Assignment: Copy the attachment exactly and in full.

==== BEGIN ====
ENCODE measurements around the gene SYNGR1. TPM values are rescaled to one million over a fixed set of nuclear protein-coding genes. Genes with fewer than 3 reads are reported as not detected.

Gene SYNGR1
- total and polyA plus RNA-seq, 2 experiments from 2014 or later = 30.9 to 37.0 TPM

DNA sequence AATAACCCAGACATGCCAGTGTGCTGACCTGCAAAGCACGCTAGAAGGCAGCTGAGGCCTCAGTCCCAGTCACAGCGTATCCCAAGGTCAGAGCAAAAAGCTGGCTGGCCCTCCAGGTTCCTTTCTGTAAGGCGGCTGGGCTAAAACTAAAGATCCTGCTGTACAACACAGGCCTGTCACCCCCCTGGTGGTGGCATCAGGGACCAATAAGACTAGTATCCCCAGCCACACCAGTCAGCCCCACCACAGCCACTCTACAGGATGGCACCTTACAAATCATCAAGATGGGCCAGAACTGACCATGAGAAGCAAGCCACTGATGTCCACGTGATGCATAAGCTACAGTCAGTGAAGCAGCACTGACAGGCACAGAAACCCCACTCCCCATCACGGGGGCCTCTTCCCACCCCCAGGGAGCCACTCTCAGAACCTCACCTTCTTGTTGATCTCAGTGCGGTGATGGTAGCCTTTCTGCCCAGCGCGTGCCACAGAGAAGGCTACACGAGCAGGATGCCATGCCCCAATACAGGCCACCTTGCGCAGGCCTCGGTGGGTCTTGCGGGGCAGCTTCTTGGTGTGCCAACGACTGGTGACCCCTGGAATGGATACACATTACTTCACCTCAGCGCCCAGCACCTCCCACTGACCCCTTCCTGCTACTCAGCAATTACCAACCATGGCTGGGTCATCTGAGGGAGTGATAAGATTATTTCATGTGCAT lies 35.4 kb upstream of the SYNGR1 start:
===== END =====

ENCODE measurements around the gene SYNGR1. TPM values are rescaled to one million over a fixed set of nuclear protein-coding genes. Genes with fewer than 3 reads are reported as not detected.

Gene SYNGR1
- total and polyA plus RNA-seq, 2 experiments from 2014 or later = 30.9 to 37.0 TPM

DNA sequence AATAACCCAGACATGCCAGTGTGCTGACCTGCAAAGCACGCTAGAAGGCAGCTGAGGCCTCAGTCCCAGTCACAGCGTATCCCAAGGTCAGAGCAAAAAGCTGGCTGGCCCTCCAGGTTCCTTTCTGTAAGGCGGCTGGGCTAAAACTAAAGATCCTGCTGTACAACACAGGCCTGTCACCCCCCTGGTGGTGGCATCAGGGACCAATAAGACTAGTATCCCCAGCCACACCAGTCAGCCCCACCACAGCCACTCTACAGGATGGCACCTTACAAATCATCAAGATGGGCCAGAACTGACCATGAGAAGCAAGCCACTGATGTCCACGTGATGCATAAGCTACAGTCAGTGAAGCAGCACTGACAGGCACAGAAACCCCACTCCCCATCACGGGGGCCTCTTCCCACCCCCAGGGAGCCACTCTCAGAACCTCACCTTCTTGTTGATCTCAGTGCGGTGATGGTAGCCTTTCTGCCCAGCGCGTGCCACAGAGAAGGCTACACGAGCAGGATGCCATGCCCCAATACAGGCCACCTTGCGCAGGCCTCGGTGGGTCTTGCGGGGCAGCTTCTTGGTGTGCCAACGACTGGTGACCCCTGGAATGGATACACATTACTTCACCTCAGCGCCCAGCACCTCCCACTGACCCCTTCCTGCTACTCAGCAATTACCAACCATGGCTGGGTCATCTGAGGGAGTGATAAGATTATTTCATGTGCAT lies 35.4 kb upstream of the SYNGR1 start: